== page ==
SPIE Fellow Keith Doyle, a leading authority in integrated optomechanical performance analysis who leads the Structural and Thermal-Fluids Engineering Group at MIT Lincoln Laboratory (USA), is the recipient of the 2015 SPIE Technology Achievement Award.
Doyle is honored for his achievements in incorporating elements of optical, thermal, and structural engineering into the analysis of optical systems used in ground, aerial and spaceborne optics for astronomical, remote sensing, laser communications, and military applications. The optical systems are also used in microlithography, telecommunications, and consumer optics.
Doyle is author or coauthor of more than 30 technical articles and is the lead author of a SPIE Tutorial Text, Integrated Optomechanical Analysis, now in its second edition.
At Massachusetts Institute of Technology's Lincoln Labs, Doyle oversees development of advanced engineering technologies and multidisciplinary engineering solutions that enable prototype systems. These developments include optimal structures, high-efficiency thermal-fluid heat exchangers, and aerodynamic platforms created using novel materials and state-of-the-art integrated analysis and environmental test capabilities.
Along with efforts to improve software tools and analysis methods for aero-optical effects and to use smart materials for optical metering structures, Doyle is active in the training and educating of the next generation of optomechanical engineers. He is an SPIE course instructor and serves on the program committees for several SPIE conferences.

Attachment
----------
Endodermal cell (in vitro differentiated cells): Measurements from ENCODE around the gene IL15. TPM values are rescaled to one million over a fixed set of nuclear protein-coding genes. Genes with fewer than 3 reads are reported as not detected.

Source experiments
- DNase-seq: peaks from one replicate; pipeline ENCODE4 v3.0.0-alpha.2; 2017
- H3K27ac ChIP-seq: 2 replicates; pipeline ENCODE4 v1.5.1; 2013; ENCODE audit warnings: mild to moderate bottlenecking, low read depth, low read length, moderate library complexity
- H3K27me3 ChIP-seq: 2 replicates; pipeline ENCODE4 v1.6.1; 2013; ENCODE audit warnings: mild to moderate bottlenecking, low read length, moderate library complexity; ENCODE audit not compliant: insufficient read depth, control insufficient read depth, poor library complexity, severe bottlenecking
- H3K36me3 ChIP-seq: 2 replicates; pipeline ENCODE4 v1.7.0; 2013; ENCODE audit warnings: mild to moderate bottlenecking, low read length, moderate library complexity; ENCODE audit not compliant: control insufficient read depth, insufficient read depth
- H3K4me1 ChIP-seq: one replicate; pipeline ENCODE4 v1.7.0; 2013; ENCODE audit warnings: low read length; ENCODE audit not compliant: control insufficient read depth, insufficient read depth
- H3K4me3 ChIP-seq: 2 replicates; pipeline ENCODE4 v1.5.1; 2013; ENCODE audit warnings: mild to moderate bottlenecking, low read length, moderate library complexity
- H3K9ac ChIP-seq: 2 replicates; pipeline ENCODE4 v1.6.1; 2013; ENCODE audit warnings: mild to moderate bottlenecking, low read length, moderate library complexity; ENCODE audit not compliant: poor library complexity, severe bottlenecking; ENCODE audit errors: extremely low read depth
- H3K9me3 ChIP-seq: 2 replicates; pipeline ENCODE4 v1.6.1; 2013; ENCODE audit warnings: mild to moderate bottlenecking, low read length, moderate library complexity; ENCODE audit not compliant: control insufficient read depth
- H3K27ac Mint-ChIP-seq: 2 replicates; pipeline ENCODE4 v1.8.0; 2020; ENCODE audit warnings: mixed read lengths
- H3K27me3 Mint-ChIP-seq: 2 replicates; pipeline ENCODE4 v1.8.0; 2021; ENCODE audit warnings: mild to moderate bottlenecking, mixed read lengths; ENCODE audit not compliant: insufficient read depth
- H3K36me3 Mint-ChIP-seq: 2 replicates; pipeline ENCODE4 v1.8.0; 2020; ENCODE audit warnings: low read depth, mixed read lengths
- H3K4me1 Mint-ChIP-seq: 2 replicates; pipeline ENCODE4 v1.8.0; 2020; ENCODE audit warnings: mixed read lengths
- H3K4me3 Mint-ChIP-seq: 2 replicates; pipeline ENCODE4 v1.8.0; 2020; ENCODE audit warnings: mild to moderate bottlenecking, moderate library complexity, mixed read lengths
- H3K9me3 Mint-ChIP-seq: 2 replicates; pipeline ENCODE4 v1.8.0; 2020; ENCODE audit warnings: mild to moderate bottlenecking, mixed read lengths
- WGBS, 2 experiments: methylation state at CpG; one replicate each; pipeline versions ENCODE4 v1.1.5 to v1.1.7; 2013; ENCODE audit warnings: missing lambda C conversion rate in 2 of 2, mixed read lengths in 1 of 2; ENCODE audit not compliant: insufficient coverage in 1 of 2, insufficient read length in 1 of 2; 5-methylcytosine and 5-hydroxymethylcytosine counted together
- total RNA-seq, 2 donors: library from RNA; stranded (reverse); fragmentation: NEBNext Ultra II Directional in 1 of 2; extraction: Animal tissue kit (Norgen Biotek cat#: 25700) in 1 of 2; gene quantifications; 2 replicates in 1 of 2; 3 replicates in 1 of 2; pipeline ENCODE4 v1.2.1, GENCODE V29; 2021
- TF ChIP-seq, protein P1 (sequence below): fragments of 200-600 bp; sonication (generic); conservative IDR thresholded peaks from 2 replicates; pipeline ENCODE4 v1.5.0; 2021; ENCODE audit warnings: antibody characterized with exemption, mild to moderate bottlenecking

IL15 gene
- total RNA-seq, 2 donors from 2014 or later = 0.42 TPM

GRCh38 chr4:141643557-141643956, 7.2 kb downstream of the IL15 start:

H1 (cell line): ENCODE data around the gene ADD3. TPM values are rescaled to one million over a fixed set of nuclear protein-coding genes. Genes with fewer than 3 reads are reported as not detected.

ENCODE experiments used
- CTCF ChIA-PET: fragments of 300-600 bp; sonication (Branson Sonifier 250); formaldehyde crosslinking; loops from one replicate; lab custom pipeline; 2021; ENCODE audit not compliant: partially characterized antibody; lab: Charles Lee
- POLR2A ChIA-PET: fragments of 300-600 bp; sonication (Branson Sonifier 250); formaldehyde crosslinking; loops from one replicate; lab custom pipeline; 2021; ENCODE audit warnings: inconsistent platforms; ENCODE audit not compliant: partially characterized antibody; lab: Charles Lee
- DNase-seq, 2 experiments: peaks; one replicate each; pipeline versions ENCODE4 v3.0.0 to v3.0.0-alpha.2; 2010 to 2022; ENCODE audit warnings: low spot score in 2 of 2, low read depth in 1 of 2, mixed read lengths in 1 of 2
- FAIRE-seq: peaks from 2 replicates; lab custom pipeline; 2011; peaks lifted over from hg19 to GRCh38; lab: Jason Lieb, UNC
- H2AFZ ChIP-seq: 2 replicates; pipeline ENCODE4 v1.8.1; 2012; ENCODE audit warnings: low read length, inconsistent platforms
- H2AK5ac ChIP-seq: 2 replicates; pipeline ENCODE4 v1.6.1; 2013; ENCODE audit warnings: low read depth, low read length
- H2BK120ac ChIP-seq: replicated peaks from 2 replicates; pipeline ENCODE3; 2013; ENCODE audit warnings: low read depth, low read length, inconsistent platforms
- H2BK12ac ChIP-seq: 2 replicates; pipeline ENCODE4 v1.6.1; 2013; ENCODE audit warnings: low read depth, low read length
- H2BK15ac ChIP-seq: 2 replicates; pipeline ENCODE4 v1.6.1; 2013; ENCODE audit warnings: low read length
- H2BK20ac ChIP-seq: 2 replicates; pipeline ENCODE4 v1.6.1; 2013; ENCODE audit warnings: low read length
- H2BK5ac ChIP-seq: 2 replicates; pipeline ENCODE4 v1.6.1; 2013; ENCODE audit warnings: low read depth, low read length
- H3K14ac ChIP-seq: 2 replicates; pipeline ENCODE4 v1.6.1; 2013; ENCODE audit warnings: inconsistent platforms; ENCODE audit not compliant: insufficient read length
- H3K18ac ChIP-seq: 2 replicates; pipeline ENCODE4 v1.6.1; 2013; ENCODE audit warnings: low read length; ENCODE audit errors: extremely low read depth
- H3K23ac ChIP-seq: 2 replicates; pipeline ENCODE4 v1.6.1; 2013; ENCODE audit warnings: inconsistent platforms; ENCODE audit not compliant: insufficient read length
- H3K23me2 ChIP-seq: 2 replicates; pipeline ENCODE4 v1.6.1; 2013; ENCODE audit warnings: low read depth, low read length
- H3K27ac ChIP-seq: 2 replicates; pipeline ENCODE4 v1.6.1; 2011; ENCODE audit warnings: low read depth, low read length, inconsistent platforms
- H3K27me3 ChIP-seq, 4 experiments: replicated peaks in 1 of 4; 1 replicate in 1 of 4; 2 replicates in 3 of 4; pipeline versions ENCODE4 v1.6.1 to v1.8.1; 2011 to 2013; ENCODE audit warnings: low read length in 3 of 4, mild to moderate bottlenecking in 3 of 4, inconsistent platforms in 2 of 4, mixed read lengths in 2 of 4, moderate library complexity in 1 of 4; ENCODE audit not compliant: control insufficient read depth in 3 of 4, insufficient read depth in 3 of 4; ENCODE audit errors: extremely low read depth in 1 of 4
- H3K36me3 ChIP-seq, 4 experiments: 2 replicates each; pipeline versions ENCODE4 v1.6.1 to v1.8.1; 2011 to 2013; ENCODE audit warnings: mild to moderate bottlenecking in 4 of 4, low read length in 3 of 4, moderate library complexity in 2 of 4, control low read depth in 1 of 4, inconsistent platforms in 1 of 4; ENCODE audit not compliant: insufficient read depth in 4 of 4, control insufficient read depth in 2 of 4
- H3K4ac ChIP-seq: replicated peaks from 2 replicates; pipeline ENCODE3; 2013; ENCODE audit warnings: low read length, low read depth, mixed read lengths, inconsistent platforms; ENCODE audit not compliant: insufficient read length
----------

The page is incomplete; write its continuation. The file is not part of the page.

Doyle has a PhD in engineering mechanics and optical sciences from University of Arizona and has worked at the federally funded R&D center at MIT; Optical Research Associates (ORA), now a division of Synopsys; and Sigmadyne.
At Sigmadyne, he led the development team for the SigFit engineering software, which is used for modeling rigid-body and elastic optical-surface errors, line-of-sight jitter, system-wavefront error, thermo-optic effects, stress birefringence, structural dynamic responses, and mechanical optimization.
At ORA, SPIE Fellow Kevin P. Thompson said Doyle advanced the communications between a team of mechanical designers and optical designers while working on new optical system designs.
“He represents one of only a few individuals with the background in integrated modeling,” Thompson said, as well as a simultaneous “understanding of optical design and more significantly optical designers and the software environment they work in.”
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SPIE presents several annual awards that recognize individual and team technical accomplishments in optics and photonics and service to the Society.
Nominations for 2016 may be submitted to SPIE through 1 July 2015 for the Britton Chance Biomedical Optics Award and the Biophotonics Technology Innovator Award and by 1 October 2015 for all other SPIE awards.
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